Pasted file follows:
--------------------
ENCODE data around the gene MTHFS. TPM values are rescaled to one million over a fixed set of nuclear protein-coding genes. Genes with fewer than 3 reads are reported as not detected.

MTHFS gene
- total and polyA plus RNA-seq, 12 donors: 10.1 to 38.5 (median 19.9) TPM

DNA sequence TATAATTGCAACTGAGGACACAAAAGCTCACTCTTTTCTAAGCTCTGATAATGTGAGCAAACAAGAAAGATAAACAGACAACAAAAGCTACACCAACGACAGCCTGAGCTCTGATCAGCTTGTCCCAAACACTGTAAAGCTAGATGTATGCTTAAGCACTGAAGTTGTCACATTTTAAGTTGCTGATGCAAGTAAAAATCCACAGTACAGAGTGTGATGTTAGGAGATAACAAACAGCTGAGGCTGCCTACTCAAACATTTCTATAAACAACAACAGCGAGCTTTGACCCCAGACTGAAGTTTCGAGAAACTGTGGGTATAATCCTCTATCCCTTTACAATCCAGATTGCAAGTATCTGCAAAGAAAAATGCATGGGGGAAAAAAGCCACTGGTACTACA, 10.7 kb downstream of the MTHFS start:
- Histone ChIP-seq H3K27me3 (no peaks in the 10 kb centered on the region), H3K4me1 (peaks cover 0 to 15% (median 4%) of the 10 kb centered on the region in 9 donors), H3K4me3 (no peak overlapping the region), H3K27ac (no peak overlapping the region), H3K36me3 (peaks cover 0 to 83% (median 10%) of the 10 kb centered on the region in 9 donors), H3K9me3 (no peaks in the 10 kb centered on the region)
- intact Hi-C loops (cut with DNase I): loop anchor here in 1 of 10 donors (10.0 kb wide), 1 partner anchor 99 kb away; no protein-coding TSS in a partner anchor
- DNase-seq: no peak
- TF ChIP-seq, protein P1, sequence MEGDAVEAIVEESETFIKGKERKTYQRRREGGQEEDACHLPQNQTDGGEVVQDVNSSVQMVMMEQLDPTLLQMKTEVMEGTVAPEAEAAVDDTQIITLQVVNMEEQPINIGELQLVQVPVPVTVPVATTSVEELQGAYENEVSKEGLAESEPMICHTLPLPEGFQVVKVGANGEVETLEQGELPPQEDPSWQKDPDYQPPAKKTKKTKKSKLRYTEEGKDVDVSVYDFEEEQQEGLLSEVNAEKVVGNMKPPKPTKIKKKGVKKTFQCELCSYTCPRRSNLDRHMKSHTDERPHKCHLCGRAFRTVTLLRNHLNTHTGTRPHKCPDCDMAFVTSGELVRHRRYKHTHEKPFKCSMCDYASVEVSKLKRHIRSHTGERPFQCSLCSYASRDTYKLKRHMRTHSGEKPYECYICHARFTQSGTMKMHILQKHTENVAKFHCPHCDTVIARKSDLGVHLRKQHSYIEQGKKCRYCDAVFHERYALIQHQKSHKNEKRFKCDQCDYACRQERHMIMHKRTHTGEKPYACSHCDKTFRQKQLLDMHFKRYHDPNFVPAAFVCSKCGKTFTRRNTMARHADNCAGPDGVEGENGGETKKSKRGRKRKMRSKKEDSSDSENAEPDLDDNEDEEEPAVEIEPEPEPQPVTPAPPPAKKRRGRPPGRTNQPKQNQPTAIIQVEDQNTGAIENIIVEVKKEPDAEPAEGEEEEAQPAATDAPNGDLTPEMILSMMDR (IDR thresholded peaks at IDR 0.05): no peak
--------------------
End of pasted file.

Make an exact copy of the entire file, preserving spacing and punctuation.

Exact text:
ENCODE data around the gene MTHFS. TPM values are rescaled to one million over a fixed set of nuclear protein-coding genes. Genes with fewer than 3 reads are reported as not detected.

MTHFS gene
- total and polyA plus RNA-seq, 12 donors: 10.1 to 38.5 (median 19.9) TPM

DNA sequence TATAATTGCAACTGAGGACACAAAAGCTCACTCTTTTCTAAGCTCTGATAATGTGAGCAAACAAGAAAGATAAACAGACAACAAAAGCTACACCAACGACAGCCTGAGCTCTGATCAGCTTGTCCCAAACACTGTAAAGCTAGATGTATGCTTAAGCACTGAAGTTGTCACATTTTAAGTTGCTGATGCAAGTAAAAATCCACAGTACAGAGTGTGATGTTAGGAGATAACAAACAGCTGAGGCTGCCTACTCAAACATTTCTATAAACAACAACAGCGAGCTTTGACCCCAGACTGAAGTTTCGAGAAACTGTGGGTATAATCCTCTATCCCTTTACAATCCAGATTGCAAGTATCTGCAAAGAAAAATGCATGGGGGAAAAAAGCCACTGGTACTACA, 10.7 kb downstream of the MTHFS start:
- Histone ChIP-seq H3K27me3 (no peaks in the 10 kb centered on the region), H3K4me1 (peaks cover 0 to 15% (median 4%) of the 10 kb centered on the region in 9 donors), H3K4me3 (no peak overlapping the region), H3K27ac (no peak overlapping the region), H3K36me3 (peaks cover 0 to 83% (median 10%) of the 10 kb centered on the region in 9 donors), H3K9me3 (no peaks in the 10 kb centered on the region)
- intact Hi-C loops (cut with DNase I): loop anchor here in 1 of 10 donors (10.0 kb wide), 1 partner anchor 99 kb away; no protein-coding TSS in a partner anchor
- DNase-seq: no peak
- TF ChIP-seq, protein P1, sequence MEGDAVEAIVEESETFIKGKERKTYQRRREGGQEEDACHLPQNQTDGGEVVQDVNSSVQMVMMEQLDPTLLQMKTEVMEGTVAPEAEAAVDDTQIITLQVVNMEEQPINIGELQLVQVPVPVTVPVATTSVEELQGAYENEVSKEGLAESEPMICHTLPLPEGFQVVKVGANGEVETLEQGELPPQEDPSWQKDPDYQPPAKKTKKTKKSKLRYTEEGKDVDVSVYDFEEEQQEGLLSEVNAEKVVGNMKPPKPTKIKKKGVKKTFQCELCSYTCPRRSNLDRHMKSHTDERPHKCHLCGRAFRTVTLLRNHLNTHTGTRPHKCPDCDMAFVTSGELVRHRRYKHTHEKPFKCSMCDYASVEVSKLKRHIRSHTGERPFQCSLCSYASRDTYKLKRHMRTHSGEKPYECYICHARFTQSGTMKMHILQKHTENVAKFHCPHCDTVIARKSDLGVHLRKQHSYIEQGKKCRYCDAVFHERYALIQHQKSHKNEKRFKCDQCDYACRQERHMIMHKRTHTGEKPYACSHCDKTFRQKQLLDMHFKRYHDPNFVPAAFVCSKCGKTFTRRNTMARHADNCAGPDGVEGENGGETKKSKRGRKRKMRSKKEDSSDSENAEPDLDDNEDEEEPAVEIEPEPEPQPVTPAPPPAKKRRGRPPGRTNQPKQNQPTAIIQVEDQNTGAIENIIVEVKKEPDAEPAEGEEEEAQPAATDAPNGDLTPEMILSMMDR (IDR thresholded peaks at IDR 0.05): no peak